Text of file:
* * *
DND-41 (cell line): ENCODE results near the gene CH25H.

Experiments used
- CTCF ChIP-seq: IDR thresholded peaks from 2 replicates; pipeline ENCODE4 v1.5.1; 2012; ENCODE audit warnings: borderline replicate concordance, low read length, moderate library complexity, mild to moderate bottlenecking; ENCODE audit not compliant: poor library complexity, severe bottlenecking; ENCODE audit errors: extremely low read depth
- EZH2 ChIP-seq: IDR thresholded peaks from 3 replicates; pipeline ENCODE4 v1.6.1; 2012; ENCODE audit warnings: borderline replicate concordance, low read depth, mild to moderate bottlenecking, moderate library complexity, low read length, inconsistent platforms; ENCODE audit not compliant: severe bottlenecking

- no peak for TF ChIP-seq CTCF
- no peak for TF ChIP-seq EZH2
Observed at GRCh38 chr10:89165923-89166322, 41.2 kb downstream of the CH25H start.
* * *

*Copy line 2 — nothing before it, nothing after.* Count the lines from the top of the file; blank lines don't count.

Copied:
Experiments used